• He pitched his last game just 16 days short of his fiftieth birthday in July of 1972.
• He was named into the Hall of Fame in 1985.

Sadly, the world lost Hoyt Wilhelm in 2002 at the age of 90.
Hoyt had what heroes always have. They believe in themselves and in their own unique ability.

Thursday, November 3, 2011

Geaux. Geaux. Geaux.

Bill is a LSU Tiger and the French influence in Louisiana is undeniable so they like to say “Geaux Tigers!” when they root for their teams. The football program will be facing a serious challenge when they meet the Alabama Tide on the grid iron this coming week. This game could have national championship implications.

I am a Hurricane and while I miss the swagger UM made legendary, I’m glad the U is somehow deflecting the white hot spotlight of media attention these days. The Canes are playing out a respectable if not a championship season this year. It makes me smile a little, since I remember when my alma mater was thinking about eliminating collegiate football altogether. It was back in the 1970’s. (Can you imagine the NFL today if those gadflies has won that debate back in the day? A former Hurricane can be seen on national television every week. Canes have Super Bowl rings. The swagger lives in great players like Baltimore Ravens Ray Lewis and a long list of others. I love being a part of that tradition and the one that evolves even today.)

I had the pleasure of watching the Miami Hurricanes against THE Ohio State University last year in Columbus. It was fantastic to be there with my son, who is also a proud Hurricane alumni. We were on the fifty yard line at the Shoe! (We lost that contest but it was so cool, and a little scary, being among the minority in Miami gear and in the middle of all those Buckeye fans.) Ohio State played Miami away this year. We won this time. I watched it from my couch at home on TV. The Canes now play their home games in the same venue in which the NFL Miami Dolphins play.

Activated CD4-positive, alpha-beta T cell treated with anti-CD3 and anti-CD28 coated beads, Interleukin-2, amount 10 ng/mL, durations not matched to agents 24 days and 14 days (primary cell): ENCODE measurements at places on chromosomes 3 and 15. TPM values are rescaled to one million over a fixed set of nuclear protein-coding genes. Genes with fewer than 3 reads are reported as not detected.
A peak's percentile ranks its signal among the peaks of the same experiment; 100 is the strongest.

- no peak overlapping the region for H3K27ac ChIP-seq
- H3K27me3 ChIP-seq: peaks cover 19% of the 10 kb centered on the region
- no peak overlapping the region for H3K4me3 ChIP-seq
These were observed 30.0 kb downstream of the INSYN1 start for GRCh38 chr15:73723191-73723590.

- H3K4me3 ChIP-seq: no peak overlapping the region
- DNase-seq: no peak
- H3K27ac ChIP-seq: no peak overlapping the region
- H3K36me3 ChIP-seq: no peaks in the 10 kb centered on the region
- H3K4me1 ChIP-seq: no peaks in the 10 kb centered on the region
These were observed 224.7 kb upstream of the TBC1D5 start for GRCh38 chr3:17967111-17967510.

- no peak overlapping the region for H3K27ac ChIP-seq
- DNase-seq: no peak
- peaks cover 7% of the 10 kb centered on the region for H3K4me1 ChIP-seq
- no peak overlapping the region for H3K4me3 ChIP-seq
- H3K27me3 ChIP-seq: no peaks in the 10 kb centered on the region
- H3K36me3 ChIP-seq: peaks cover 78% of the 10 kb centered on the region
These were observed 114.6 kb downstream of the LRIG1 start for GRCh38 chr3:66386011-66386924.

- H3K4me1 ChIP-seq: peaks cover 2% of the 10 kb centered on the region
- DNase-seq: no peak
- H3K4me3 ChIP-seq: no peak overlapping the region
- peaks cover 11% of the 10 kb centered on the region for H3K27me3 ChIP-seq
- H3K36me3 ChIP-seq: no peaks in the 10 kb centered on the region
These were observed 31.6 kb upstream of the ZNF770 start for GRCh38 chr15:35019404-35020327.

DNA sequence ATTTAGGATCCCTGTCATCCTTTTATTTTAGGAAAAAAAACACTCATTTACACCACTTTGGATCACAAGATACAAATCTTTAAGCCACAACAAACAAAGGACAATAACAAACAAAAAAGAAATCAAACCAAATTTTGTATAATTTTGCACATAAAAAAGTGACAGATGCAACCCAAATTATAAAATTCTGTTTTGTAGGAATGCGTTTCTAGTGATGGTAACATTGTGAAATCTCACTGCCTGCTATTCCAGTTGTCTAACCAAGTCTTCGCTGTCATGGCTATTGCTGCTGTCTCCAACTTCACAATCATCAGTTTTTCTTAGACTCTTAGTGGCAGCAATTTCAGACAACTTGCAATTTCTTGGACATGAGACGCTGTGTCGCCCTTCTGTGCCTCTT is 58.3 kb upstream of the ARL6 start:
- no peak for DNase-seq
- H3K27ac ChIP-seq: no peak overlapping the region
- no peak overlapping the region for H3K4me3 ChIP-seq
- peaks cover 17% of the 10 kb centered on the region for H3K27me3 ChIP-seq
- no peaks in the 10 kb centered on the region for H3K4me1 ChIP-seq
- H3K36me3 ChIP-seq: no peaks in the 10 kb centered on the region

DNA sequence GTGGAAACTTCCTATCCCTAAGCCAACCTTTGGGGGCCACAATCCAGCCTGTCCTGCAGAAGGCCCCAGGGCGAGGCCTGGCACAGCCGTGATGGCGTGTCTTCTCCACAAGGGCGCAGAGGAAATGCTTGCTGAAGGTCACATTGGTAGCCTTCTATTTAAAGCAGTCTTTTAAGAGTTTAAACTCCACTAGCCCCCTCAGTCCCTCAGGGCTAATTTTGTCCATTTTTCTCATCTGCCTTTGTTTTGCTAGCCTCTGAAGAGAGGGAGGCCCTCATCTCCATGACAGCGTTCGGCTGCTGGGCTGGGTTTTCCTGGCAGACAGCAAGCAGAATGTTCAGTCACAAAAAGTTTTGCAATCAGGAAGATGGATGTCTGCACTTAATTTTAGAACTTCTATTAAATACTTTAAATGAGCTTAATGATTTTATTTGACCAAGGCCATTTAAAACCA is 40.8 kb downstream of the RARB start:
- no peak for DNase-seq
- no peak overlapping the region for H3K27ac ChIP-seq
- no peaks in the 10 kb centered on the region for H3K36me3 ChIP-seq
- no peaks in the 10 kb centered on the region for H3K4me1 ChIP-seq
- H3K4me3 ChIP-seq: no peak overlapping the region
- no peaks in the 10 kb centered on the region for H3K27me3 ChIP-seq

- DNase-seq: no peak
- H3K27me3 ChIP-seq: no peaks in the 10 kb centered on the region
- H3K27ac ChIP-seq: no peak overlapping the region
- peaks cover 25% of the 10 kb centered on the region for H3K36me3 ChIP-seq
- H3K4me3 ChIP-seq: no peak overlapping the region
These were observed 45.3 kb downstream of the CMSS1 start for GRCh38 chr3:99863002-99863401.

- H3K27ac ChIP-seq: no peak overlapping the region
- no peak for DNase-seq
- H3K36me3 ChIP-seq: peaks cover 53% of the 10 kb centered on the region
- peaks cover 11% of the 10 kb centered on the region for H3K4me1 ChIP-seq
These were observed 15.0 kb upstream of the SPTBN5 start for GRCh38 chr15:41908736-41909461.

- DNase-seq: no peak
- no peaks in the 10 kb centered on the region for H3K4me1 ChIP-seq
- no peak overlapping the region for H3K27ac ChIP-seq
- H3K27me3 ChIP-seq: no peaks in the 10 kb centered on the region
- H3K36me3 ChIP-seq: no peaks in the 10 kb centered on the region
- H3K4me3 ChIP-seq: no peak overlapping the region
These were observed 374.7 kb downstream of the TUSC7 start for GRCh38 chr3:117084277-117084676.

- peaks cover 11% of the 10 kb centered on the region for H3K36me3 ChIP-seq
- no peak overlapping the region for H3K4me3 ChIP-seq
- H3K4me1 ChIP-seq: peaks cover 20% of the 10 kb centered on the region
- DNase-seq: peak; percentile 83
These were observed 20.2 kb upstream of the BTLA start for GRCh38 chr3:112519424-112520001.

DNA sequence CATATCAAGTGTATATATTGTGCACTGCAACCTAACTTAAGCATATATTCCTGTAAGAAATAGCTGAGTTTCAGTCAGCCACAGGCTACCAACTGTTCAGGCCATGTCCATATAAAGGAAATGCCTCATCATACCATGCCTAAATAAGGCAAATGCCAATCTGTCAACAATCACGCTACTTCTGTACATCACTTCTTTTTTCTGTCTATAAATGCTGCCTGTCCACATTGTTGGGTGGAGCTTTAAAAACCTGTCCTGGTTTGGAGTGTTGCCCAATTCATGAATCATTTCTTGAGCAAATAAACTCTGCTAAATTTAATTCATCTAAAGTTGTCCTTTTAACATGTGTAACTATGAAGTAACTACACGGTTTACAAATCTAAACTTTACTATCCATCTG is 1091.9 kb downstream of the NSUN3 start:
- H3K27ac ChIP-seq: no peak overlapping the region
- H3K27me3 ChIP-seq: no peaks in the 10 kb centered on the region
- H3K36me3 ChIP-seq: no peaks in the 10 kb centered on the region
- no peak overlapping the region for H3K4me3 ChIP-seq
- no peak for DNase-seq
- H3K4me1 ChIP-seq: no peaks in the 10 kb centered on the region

I’m just sayin’ the U is a place like no other. The school is moving up the ranks as one of the nation’s best academically too. It ranks near the top in research. The University of Miami once aspired to be the Harvard of the South. (But I can assure you no-one is wearing flip flops as they move across campus in Cambridge, Massachusetts in February and I’ll bet there are plenty of Ivy Leaguers who wish they were in South Florida instead of New England between classes and on weekends when the snow flies and temperatures drop.)

Here I am Rockin’ like a Hurricane! I’m sorry. I do understand school pride and I do wish Bill and his alma mater all the best. I just don’t really have a dog in that fight. I certainly understand though. Geaux Tigers. Enjoy the game Bill.